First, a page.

Welcome to another edition of Post-Game. As the title suggests, we’re aping a little NFL-inspired post-game coverage for the realm of comics, allowing a slew of creators to come in and examine their work after the fact. Through this rare instance of hindsight, we can all gain a better appreciation for our favorite stories and series and better grasp the truly nuanced creative process. And unlike with football, we promise no (excessively) wacky graphics or needlessly bulky suits.
For more from the series, check out more entries here.
Creative Team: Written by Stuart Moore, art by June Birgman, inks by Roy Richardson, coloring by Veronica Gandini, and letterign by Jimmy Betancourt.
Story Arc: Season Two (Issues #1-6)
Original Release Date: February to September 2020
Synopsis: Captain Ginger follows an Earth once the humans have all died off. Cats are left in control, and as they embark on an intergalactic adventure, the heroic Captain Ginger has to keep the cat race alive and hissing. Season two, meanwhile, see the cats following a “mysterious hyperspace signal to the home of their unknown canine ‘cousins.'”
AIPT’s Thoughts: In a 2019 interview with AIPT, writer Stuart Moore described the book as “a beautifully drawn comedy-drama about a starship run by cats. It’s also about the tendency of all Earth creatures, human and otherwise, to sabotage themselves.”
The TPB of season two, Dogworld, will be available November 10.
How do you feel now that this story’s been told? Is there a sense of relief, or are there any uneasy feelings? Was its creation/development a “good” experience overall?
This is going to sound sappy, but working with June Brigman is always a good experience. She always gets what I’m going for, and she adds clever bits of business all around the edges of the panels, too. Roy and Veronica and the Comicraft guys too…it’s just an amazing team.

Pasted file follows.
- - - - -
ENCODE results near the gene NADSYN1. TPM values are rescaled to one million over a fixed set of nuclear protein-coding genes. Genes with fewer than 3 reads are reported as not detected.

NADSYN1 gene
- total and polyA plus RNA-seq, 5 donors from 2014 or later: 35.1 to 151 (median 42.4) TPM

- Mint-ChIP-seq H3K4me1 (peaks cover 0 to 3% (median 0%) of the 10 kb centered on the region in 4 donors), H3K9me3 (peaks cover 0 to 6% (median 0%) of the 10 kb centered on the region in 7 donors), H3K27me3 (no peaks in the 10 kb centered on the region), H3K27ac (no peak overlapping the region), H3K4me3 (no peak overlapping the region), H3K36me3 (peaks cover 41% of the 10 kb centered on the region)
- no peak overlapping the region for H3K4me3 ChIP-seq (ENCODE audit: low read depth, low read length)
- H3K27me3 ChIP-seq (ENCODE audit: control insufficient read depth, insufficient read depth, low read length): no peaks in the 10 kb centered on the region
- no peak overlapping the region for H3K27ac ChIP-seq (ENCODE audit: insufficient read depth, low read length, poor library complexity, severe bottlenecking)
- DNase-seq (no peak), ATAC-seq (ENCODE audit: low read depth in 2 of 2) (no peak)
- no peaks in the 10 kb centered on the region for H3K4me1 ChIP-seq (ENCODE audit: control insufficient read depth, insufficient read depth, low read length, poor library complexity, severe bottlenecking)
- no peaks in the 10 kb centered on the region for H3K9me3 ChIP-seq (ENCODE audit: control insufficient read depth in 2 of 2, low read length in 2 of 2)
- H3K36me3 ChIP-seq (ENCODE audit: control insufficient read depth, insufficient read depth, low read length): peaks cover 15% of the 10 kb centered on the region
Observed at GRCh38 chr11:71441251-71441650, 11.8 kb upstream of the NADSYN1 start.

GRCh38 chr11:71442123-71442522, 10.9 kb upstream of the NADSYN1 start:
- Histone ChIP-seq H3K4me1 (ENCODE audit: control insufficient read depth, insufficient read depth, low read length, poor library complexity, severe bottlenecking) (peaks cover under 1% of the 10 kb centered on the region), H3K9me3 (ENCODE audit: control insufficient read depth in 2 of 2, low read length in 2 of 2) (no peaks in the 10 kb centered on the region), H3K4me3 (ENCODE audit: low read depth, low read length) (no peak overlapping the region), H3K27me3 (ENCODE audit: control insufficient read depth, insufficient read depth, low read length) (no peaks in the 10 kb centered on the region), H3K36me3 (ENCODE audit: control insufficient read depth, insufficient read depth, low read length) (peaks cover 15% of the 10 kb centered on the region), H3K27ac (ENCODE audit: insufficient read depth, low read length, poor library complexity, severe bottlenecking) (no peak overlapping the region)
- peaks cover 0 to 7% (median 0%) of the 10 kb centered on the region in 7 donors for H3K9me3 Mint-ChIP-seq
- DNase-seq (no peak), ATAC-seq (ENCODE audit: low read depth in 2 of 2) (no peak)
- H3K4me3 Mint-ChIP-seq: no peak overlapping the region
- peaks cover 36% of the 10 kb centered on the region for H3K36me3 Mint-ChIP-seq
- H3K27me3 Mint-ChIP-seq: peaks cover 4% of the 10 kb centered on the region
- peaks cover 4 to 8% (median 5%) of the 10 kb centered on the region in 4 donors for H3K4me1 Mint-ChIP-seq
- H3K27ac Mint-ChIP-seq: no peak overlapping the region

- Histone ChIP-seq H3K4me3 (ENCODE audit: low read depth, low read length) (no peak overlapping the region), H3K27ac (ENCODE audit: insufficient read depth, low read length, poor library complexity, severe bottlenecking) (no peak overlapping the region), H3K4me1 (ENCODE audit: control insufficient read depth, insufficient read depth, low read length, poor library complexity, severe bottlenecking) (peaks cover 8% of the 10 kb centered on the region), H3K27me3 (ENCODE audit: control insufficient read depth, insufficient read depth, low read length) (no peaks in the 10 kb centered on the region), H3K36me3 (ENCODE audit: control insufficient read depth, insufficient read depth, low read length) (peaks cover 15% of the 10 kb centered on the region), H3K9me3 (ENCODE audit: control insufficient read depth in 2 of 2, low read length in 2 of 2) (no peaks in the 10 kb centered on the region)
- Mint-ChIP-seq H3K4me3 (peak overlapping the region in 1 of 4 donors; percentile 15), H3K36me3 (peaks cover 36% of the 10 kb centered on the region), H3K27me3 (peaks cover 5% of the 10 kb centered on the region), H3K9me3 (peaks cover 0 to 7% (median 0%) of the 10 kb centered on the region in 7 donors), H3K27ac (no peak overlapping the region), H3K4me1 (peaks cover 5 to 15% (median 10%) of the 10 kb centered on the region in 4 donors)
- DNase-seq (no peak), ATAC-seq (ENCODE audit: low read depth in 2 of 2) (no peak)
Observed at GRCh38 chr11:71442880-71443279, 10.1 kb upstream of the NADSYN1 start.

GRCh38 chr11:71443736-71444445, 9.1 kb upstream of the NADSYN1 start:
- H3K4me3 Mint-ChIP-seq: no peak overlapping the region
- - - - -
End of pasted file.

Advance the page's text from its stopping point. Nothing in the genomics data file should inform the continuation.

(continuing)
Are you the type of artist/writer to go back and think about what worked or didn’t with a story or the overall volume? Is that process helpful at all?
I don’t want to sound dull or unreflective, but I tend to move forward and I usually have my mind on the next story rather than the last one. It’s always fascinating, though, to see the reactions when something you’ve been working on for a long time finally comes out.
How do you think the overall storyline or larger aesthetic/visual identity played out now that you’re looking at it as a wholly completed project? Has that shifted at all?
The biggest challenge of this story was the sheer number of characters. I deliberately started off slow; the first two chapters focus mostly on our “regular” cat cast. But I’m embarrassed to admit I didn’t really think through how crowded things would get after the dogs took center stage. The last two chapters were very tricky to write…there was one character (Ramscoop, the engineer) whose story changed three or four times in the process.
The visual identity of this series was pretty much set in the first “season,” and that was mostly June. She knows cats better than anyone alive. She was VERY helpful in this book with the dogs, because I’ve never owned one.